We showed that cardiac myocytes contain the Mas receptor and that the ANG-(1–7)-mediated decrease in the phosphorylation of ERK1 and ERK2 was blocked when the Mas receptor was reduced using siRNAs (43). However, the molecular mechanism by which ANG-(1–7) stimulation of the Mas receptor increases DUSP-1 is not clear. Dias-Peixoto et al. (9) showed that ANG-(1–7) increased the production of nitric oxide (NO) in isolated adult myocytes, in association with an increase in endothelial NO synthase and Akt signaling; the responses were blocked by a Mas receptor antagonist or using myocytes from Mas-deficient mice, indicating that the effects were mediated by the Mas receptor. In transgenic rats with a lifetime increase in circulating ANG-(1–7), the increase in cardiac hypertrophy (including elevations in heart weight, myocyte CSA, and hypertrophic genes) were blunted in association with an increase in neuronal NO synthase (19). In addition, ANG-(1–7) increased NO production in isolated myocytes, an effect that was blocked by the NO synthase inhibitor NG-nitro-l-arginine methyl ester or a guanylate cyclase inhibitor, suggesting that the effects of the heptapeptide are mediated by NO/cGMP. In VSMCs, the insulin-induced increase in DUSP-1 (MKP-1) was blocked by pretreatment with inhibitors of the NO/cGMP pathway in association with restoration of PDGF-stimulated migration,(27) suggesting that DUSP-1 expression is regulated by an increase in cGMP. The ANP-mediated increase in DUSP-1 (MKP-1) in glomerular mesangial cells was mimicked by 8-bromo-cGMP or sodium nitroprusside, suggesting that ANP increases DUSP-1 by activation of the NO/cGMP pathway (40). These results suggest that ANG-(1–7) may upregulate DUSP-1 in cardiac myocytes by stimulating NO production and the guanylate cyclase-mediated increase in cGMP. Alternatively, we (41) have shown that ANG-(1–7) increases cAMP in VSMCs and that attenuation of cAMP-dependent protein kinase blocked cell growth. These results suggest that ANG-(1–7) may upregulate DUSP-1 by the Mas-mediated activation of cGMP or cAMP and the associated cyclic nucleotide-dependent protein kinase.
In conclusion, we showed that ANG-(1–7) prevents cardiac remodeling in association with upregulation of DUSP-1 and inhibition of the ERK1/2 MAPK pathway. The protective effect of ANG-(1–7) was not accompanied by lower blood pressure, supporting the hypothesis that the actions of ANG-(1–7) are mediated through direct effects on cardiac myocytes. Although various intracellular signaling pathways are involved in the regulation of cardiac hypertrophy, activation of MAPKs and their inactivation by MAPK phosphatases are central pathways necessary for the initiation and maintenance of cardiac hypertrophy. Thus, MAPKs or MAPK phosphatases are ideal pharmacological targets to treat maladaptive cardiac myocyte hypertrophy of numerous origins. Collectively, these results suggest that ANG-(1–7) plays a cardioprotective role in hypertension and that strategies to increase ANG-(1–7) may be effective in the treatment of the hypertensive heart.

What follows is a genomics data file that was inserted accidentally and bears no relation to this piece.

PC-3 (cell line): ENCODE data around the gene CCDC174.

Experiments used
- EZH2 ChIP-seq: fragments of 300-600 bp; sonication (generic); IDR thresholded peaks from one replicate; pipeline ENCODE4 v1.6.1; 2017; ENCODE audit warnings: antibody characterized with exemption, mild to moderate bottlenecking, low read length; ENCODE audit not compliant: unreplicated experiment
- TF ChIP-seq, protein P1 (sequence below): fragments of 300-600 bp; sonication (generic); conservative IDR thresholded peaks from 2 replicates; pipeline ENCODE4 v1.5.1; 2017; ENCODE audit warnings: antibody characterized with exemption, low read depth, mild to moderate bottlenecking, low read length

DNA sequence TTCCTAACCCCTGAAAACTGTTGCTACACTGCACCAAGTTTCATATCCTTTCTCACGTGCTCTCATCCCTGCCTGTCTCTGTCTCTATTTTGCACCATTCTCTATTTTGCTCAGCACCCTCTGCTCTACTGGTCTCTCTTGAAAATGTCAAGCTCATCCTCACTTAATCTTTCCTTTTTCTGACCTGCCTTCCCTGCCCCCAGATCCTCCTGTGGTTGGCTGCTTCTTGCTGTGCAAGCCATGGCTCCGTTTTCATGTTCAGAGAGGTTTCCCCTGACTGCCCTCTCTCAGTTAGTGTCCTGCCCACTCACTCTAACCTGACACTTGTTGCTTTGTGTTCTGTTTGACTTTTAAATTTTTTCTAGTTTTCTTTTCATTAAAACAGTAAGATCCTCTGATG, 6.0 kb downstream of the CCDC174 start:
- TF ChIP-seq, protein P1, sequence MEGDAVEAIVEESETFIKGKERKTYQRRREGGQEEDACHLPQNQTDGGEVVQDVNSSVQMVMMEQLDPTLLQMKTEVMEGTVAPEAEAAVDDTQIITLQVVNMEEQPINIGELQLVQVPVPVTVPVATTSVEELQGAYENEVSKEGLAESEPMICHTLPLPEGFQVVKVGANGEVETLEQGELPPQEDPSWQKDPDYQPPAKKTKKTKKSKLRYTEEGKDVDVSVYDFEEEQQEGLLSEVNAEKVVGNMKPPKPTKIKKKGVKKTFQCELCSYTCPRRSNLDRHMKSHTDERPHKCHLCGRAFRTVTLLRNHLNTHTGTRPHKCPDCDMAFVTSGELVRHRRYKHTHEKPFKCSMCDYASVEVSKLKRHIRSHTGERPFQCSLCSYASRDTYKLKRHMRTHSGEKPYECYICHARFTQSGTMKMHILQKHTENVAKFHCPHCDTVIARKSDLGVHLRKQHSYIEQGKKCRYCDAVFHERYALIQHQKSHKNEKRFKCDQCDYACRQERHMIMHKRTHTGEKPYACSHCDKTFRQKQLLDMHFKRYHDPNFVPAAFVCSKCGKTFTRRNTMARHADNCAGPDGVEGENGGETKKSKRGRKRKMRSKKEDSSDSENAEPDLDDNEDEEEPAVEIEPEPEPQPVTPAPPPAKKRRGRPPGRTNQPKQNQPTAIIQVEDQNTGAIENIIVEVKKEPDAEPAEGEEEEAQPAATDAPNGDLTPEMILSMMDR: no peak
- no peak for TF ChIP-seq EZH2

This work was supported by National Heart, Lung, and Blood Institute Grant HL-51952. In addition, this work was supported, in part, by Unifi Incorporated (Greensboro, NC) and the Farley-Hudson Foundation (Jacksonville, NC).
No conflicts of interest, financial or otherwise, are declared by the author(s).
Author contributions: L.T.M., P.E.G., and E.A.T. conception and design of research; L.T.M. performed experiments; L.T.M., P.E.G., and E.A.T. analyzed data; L.T.M., P.E.G., and E.A.T. interpreted results of experiments; L.T.M., P.E.G., and E.A.T. prepared figures; L.T.M. drafted manuscript; L.T.M., P.E.G., and E.A.T. edited and revised manuscript; L.T.M., P.E.G., and E.A.T. approved final version of manuscript.
The authors gratefully acknowledge the technical assistance of L. Tenille Shields, Mark Landrum, and Robert Lanning.
Present address of L. T. McCollum: Mount Sinai School of Medicine, One Gustave L. Levy Place, New York, NY 10029.
- Copyright © 2012 the American Physiological Society